Composite material parts are typically laid out in near-net-shape, i.e., very close to the finished product configuration. However, further machining processes are often required to meet dimensional and tolerance requirements. Drilling, edge trimming and slotting are the main cutting processes employed for carbon fiber-reinforced plastic (CFRP) composite materials. In particular, drilling stands out as the most widespread machining process of CFRP composite parts, chiefly in the aerospace industrial sector, due to the extensive use of mechanical joints, such as rivets, rather than welded or bonded joints. However, CFRP drilling is markedly challenging: due to CFRP abrasiveness, inhomogeneity and anisotropic properties, tool wear rates are inherently high leading to superior cutting forces and detrimental effects on workpiece surface quality and material integrity. Damage such as delamination, cracks or matrix thermal degradation is often observed as the result of uncontrolled tool wear or improper machining conditions. Sensor monitoring of drilling operations is, therefore, highly desirable for process conditions’ optimization and tool life maximization. The development of this kind of automated control technologies for process and tool state evaluation can notably contribute to the reduction of scraps and tool costs as well as to the improvement of process productivity in the drilling of CFRP composite material parts. In this paper, multi-sensor process monitoring based on thrust force and torque signal detection and analysis was applied during drilling of CFRP/CFRP laminate stacks for the assembly of aircraft fuselage panels with the scope to evaluate the tool wear state. Different signal-processing methods were utilised to extract diverse types of features from the detected sensor signals. A machine-learning approach based on an artificial neural network (ANN) was implemented to make smart decisions on the timely execution of tool change, which is highly functional for CFRP drilling process automation.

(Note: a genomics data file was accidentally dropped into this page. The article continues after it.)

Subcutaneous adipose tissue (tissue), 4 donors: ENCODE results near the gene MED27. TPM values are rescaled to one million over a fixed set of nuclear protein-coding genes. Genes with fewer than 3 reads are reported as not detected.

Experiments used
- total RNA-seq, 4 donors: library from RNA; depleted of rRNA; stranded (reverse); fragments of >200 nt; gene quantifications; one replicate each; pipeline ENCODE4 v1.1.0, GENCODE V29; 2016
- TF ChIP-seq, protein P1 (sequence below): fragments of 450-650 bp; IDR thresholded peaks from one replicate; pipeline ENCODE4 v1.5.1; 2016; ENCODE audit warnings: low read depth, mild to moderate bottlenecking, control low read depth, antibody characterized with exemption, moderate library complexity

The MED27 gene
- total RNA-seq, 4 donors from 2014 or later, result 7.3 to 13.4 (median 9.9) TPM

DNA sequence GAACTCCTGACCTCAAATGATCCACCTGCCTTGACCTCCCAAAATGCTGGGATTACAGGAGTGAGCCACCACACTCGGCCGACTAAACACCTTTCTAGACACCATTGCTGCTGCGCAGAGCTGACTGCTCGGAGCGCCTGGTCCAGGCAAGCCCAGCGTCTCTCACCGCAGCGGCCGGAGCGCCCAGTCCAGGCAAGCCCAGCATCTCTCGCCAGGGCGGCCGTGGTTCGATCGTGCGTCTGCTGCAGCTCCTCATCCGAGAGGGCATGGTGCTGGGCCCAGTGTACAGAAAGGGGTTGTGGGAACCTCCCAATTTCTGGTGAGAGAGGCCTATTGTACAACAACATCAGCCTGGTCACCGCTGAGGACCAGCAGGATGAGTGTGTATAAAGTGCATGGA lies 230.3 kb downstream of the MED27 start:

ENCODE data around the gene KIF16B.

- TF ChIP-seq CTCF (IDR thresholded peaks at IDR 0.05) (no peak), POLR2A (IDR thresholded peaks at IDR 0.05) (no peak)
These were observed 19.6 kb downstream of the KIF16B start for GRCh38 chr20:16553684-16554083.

This is an open access article distributed under the Creative Commons Attribution License
which permits unrestricted use, distribution, and reproduction in any medium, provided the original work is properly cited